03 Feb '06 00:112 edits

It can be shown that the equation x'' + (E - t^2)x = 0 has a solution which converges to 0 for large t if and only if E is an odd integer (I've just had to prove this bit on a coursework -- we can take that as read. In fact, the solution is, for E = 2k+1, P*exp(-t^2/2) where P is a certain kth-degree polynomial which is not that important here).

This suggests a question for the physicists, because that equation seems to describe an oscillator of some kind, although weirder than any I've dealt with. Can someone tell me how an oscillator like this would behave, or what its physical realisation might be?

Also, the bit that intrigued me was the fact that there might be a real, physical situation which can only be realised for certain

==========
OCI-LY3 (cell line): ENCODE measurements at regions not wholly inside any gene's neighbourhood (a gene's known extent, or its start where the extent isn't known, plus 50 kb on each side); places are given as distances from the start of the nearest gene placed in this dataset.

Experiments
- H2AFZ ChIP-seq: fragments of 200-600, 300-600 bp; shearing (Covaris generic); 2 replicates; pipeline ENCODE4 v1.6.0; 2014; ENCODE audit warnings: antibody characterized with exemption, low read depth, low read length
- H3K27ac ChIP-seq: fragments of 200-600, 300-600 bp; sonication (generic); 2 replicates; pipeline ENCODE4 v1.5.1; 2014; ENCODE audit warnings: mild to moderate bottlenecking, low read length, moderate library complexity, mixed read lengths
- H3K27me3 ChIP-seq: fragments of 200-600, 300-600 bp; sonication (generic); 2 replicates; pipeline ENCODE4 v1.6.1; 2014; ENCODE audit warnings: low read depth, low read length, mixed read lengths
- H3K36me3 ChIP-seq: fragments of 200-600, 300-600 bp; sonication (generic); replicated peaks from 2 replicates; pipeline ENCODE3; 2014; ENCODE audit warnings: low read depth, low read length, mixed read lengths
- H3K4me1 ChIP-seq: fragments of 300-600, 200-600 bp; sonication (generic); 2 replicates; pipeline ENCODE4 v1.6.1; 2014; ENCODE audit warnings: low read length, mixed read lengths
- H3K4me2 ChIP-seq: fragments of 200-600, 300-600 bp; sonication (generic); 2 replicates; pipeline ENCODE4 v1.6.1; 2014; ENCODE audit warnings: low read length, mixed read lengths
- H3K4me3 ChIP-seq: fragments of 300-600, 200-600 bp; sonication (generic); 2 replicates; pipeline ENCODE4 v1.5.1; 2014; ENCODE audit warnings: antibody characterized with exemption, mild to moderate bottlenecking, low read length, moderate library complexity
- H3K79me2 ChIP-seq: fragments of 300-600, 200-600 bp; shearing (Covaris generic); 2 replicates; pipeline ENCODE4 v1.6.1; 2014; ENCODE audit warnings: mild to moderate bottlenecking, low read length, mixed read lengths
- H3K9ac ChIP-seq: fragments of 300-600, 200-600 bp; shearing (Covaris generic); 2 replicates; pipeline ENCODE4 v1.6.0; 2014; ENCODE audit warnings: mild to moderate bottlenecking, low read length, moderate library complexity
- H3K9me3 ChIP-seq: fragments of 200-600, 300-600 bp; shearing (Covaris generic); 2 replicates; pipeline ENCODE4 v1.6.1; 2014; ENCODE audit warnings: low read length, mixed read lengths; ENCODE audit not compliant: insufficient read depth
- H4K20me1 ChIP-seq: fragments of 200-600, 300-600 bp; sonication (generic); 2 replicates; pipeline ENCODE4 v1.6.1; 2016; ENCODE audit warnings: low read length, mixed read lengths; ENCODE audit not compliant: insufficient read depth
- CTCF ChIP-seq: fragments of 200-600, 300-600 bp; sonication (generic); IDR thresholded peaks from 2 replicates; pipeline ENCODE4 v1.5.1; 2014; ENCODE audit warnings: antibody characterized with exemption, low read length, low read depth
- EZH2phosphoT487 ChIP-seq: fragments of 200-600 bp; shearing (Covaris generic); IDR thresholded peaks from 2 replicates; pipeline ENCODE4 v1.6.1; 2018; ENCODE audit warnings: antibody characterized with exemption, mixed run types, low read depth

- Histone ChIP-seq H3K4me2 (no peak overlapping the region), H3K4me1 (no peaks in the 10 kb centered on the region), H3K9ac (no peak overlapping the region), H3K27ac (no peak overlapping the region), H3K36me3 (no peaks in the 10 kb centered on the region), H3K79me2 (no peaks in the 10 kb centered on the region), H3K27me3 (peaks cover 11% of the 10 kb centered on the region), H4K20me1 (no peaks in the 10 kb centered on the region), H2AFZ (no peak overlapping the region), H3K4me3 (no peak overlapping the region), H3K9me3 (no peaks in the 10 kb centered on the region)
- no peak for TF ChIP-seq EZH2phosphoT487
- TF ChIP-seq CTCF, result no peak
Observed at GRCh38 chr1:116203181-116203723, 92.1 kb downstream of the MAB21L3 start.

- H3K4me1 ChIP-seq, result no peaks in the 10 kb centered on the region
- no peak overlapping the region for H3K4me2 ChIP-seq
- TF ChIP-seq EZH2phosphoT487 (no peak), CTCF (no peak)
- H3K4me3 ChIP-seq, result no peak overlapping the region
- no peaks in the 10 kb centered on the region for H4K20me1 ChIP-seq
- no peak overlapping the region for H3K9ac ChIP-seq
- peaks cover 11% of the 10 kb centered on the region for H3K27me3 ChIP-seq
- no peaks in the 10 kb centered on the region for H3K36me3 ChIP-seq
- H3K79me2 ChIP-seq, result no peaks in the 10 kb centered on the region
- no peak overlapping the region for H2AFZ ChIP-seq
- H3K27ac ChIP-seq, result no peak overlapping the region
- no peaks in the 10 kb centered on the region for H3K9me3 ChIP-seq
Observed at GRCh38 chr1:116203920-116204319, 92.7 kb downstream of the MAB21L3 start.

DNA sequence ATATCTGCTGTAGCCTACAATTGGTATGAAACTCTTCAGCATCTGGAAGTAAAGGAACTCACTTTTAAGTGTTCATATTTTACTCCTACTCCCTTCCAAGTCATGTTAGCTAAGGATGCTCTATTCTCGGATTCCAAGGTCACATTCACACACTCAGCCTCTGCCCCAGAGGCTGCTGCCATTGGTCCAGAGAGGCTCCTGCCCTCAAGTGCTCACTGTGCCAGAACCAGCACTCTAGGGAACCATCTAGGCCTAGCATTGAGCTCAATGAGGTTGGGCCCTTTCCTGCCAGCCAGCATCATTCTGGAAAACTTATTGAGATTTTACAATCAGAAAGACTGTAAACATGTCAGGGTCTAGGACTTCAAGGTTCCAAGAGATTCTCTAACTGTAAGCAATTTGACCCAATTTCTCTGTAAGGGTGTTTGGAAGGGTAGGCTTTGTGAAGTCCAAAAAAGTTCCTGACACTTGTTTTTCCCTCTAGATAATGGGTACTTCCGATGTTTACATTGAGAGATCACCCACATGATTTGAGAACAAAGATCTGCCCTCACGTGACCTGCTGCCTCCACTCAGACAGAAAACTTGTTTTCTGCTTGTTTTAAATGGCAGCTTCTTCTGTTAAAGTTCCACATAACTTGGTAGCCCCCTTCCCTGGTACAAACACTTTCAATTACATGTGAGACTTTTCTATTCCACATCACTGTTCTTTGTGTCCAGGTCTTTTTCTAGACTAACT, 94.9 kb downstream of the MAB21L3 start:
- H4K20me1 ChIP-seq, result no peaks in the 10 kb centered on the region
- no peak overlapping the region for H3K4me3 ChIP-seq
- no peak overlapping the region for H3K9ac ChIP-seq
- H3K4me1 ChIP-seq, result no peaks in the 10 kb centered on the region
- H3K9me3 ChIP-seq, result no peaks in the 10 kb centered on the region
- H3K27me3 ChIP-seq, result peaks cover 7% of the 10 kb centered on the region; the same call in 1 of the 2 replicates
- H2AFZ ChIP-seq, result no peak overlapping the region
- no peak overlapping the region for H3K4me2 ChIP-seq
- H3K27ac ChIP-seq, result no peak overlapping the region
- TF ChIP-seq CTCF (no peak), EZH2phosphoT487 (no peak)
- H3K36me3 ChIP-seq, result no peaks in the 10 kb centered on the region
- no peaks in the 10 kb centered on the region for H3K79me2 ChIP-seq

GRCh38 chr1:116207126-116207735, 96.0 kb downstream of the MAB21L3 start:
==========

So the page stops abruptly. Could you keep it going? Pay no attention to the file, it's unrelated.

Typing the last paragraph gave me a nauseous feeling that this might somehow involve quantum mechanics, but I don't have the physics background to know for sure. Anyone?

This suggests a question for the physicists, because that equation seems to describe an oscillator of some kind, although weirder than any I've dealt with. Can someone tell me how an oscillator like this would behave, or what its physical realisation might be?

Also, the bit that intrigued me was the fact that there might be a real, physical situation which can only be realised for certain

*discrete*values of a parameter. The fact that E must be odd for the solution to converge comes from a recurrence relation between the coefficients in a series expansion of the solution, and it should be possible to generate equations like the one above where, rather than being odd, E must be of the form 9k+7 or 4k+2 (or something) in order for such a solution to exist. I wonder if these equations can also be interpreted physically.Typing the last paragraph gave me a nauseous feeling that this might somehow involve quantum mechanics, but I don't have the physics background to know for sure. Anyone?